The Return of the Wild Horses – 10 Years on

Director´s view

Miroslav Bobek  |  12. 06. 2021

When I was preparing for my first ever visit to Prague Zoo’s breeding and acclimatisation station in Dolní Dobřejov, just before St. Nicholas Day 2010, snow was lying fresh on the ground. Everyone started trying to talk me out of the trip. It was as if I was going way up beyond the Arctic Circle, not just eighty kilometres out of Prague, even though it was to the region known as Czech Siberia. I laughed it off, until one of my colleagues, looking at my car, remarked, ‘I hear you are going to Dobřejov. Why not? Mr. Karda has a tractor, so he'll be able to give you a tow’.

Photo: Miroslav Bobek, Prague Zoo Photo: Miroslav Bobek, Prague Zoo

Indeed, it was a fateful journey – though completely the opposite from what I was expecting.

When I got to Dobřejov, our employee there, Mr. Karda, led me to the herd of mares. In the deep, fresh snow, with their heads bowed so typically and covered with their long, shaggy winter coat, very different from that of the Przewalski’s in Prague, they made a huge impression on me. It was as if, for a moment, I had been transported to the plains of Inner Asia.

Mr. Karda began to introduce me to the mares one by one. Kordula, Victoria, Queena, Uršula... He told me about their origins and their characters – and for some of them he added that they had been waiting for years to be transported to Mongolia. It was much the same a while later with the herd of stallions. Week after week and month after month the Przewalski’s in Dobřejov, with the mares separated from the stallions, had been waiting for the transport, with nobody knowing for sure when or if it would come at all.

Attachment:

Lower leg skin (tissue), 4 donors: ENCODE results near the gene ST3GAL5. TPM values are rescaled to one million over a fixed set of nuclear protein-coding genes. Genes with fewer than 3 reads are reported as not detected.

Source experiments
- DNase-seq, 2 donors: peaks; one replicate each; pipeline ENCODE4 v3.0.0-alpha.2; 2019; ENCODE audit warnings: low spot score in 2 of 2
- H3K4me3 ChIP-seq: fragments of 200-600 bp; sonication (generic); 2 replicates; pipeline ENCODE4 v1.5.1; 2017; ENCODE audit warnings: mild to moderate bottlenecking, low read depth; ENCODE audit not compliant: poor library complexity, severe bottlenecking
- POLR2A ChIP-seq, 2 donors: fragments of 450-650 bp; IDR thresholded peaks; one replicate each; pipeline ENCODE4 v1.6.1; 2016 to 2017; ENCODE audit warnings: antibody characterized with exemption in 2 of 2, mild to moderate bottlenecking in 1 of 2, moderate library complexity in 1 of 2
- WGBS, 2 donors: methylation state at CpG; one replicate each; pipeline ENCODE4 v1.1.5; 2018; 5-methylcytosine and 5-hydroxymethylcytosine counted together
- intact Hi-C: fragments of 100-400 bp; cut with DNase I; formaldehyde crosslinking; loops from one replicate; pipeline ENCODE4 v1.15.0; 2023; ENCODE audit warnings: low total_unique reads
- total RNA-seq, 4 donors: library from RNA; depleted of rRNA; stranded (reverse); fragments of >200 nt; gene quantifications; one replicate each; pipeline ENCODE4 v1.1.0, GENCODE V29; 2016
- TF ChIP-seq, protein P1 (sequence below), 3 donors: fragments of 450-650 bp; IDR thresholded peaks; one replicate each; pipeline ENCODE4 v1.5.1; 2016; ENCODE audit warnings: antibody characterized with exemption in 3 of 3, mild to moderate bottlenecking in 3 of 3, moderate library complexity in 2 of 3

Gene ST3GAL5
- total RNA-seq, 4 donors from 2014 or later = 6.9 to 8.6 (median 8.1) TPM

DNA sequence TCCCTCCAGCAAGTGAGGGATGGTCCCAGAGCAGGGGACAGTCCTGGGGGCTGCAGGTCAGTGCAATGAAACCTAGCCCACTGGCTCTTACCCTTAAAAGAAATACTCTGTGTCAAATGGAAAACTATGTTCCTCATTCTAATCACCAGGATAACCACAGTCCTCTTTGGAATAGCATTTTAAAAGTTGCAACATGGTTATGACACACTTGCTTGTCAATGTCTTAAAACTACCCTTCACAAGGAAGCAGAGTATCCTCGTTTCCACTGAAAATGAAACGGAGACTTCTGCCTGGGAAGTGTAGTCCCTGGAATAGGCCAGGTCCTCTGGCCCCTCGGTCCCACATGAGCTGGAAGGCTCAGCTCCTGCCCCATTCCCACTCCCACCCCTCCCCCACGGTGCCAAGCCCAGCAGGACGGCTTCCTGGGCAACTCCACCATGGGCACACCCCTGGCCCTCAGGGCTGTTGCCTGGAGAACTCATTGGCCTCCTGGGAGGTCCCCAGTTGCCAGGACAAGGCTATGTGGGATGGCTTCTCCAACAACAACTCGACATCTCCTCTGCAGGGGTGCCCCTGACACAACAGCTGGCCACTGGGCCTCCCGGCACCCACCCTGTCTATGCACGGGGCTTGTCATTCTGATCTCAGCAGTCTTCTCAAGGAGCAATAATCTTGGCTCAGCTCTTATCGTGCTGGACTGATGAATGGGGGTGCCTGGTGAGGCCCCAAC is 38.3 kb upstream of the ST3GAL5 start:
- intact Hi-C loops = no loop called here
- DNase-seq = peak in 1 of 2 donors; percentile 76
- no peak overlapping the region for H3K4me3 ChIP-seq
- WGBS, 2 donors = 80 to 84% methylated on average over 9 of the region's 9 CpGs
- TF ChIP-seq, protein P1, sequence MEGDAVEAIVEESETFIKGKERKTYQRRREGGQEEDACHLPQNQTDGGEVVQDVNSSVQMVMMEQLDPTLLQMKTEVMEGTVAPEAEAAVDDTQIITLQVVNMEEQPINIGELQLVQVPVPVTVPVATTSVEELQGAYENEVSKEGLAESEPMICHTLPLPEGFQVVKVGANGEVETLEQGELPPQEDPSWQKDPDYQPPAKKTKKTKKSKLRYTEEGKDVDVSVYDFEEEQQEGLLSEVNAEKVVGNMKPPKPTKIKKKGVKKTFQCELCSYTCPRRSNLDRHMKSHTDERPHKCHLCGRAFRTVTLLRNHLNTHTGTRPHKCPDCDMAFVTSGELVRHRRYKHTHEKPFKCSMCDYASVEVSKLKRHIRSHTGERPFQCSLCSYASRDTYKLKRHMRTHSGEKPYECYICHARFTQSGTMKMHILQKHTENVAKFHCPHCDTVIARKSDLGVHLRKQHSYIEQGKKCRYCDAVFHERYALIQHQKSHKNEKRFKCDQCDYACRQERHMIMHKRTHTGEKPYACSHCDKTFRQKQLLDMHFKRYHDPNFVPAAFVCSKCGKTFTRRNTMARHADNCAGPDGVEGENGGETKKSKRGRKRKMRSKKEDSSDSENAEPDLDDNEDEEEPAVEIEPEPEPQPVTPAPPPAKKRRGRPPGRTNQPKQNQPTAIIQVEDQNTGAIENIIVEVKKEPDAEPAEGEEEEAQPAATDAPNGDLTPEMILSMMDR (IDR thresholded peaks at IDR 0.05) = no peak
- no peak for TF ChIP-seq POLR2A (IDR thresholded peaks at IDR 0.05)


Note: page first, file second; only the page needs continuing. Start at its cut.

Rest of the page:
If I hadn’t seen Kordula, Uršula, Lomax, Nepomuk and the other Przewalski’s horses on the freshly fallen snow in Czech Siberia, I would have reconciled myself with the fact that the transports, organized from Switzerland, had, in short, been halted and that there was nothing that could be done about it. From the office, it would have seemed the right thing to do. But in that snow-covered Dobřejov I felt the inklings of a yearning for the efforts to return the wild horses to Mongolia to continue – and that at least some of our Przewalski’s would get the chance to gallop through that endless landscape...

Six months and two weeks later, four of the Przewalski's horses – including Kordula – were already frolicking on Mongolian soil. We had transported them back to their original homeland in an army CASA plane. On Wednesday, June 16th, it will be a decade since that first “Return of the Wild Horses” took place.